STEREOGUM: As far as common music sites — can you point out some websites you think are designed successfully? Which ones suck?

BRUCE RUSSELL: You know, I don’t use music sites much, and I have little opinion about them. One site I do use that is excellent is the UK Guardian newspaper — it’s cool. One bugbear with me is home pages that scroll down for miles with new stories just nailed on the end (or the top) — Pitchfork does this and I really question the wisdom of it. I think one problem music sites have is the same one record stores have — sorting content by musical genre. It really is impossible beyond the blindingly obvious such as “Bob Marley goes in reggae.” Marley defined reggae, so he’s easy to do! Is Sean Paul reggae? Or Massive Attack? You can’t win that one.

STEREOGUM: How long have you been involved with this line of work? I imagine it sprung up with the dawn of the computer age. What did you do previously? I asked Michael about this, too — curious about what sort of work you
did during the early days of the Dead C.

BRUCE RUSSELL: I’ve been doing this since 2003. Prior to that I was an archivist for 18 years, curating collections of historical documents. I ran the NZ public radio archive for five years.

STEREOGUM: Can you talk a bit about the archival work?

BRUCE RUSSELL: I started out working for the Presbyterian Church, actually. I worked in their theological seminary, in the library basement. I was the token atheist (they were quite a liberal outfit at that time). After that I worked for our National Archives, who have a regional office in Dunedin, where I was living, that mainly involved 19th century gold rush records, which was rather cool. Otago had a rush after California, in the 1860s. The radio archive job was the best, though the organization was quite chaotic. I had six staff and lots of cool equipment, and I acquired a lot of analog tape gear which I’ve been able to use on my own stuff. They were just giving away all the analog gear.

STEREOGUM: So you’re also the Program Leader In Information Design at Christchurch Polytech. How long have you been there? What’s the school like? What sort of course are you teaching? Average class size?

BRUCE RUSSELL: I teach online only, so it’s all done in discussion groups and PDF lectures. I like it. I’ve been here for three years … the Polytech is quite big, about 25,000 part time students, but I never see them! There’s a music school, and I’m in that building. Still hope to get some time with their students at some point.

STEREOGUM: Have you ever met any students in person?

BRUCE RUSSELL: I meet about one student a year in person, basically it’s all online. I talk on the phone a bit when I’m “selling” the course to get them to enroll. And sometimes I meet them to vet them, but usually that’s not possible because they do not all live in my town.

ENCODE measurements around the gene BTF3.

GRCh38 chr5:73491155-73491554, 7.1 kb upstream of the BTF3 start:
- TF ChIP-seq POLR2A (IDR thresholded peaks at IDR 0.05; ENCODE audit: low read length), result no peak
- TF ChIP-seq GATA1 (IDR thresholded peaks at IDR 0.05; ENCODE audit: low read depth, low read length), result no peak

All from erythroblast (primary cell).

STEREOGUM: How does your teaching differ from your consulting? I imagine there being overlaps. The idea of information architecture and pedagogy, etc., for instance — making something understandable, comprehended.

BRUCE RUSSELL: Total overlap. I teach what I do professionally, which really helps both things.

STEREOGUM: I watched that Wired clip. Do you have to do these sorts of TV clips regularly? It’s pretty surreal. Are your co-workers aware of your work with the band? If so, what do they make of it?

BRUCE RUSSELL: Surreal is the word! I do these about once a year. It was live business TV at 6am, very demanding environment! My co-workers know what I do because I am on ‘research terms’ which means that I have an academic research program in sound approved as part of my job. As part of this I’m doing a doctorate in Fine Art in a Melbourne University. Keeps me busy!

STEREOGUM: Can you discuss the Ph.D. program? What’s your focus?

BRUCE RUSSELL: It’s a practice-based degree, so I have to make work, as well as write an exegesis. I’m documenting what I do anyway, essentially. So I have a couple of sound pieces that I was commissioned to do recently for gallery shows, that are going in, and a number of collaborations I have underway with the likes of Lasse Marhaug. I did a series of performances to camera that make up a DVD which I did for the degree and hope to possibly release at some point. The exegesis is looking at the social utility of improvised sound work, asking “what is this for?,” “why do it?” … It’s got a theoretical framework derived from Guy Debord and Walter Benjamin, mainly. Because I have a Masters in political philosophy (philosophy of Marxism) I have a good grip on the critical theory end of things, which I was keen to build in. Funnily enough the degree is in the School of Fine Art at RMIT in Melbourne, so I’ll end up with a post grad degree in art, which I would never have predicted!

STEREOGUM: Does your day job feed at all into your sound composition?

BRUCE RUSSELL: Not at all.

STEREOGUM: Which Dead C album has the highest usability?

BRUCE RUSSELL: Usability is only useful when the goal is utility. Dead C. albums don’t aim at utility!

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The Dead C – “Mansions” (MP3)

Secret Earth is out via Ba Da Bing. The Eusa Kills and DR503 reissues are out via Ba Da Bing/Jagjaguwar.


[Photo courtesy of Ba Da Bing; left to right: Robbie Yeats, Michael Morley, Bruce Russell beneath one of Tony Conrad’s “Yellow Movies”]

Tags: The Dead C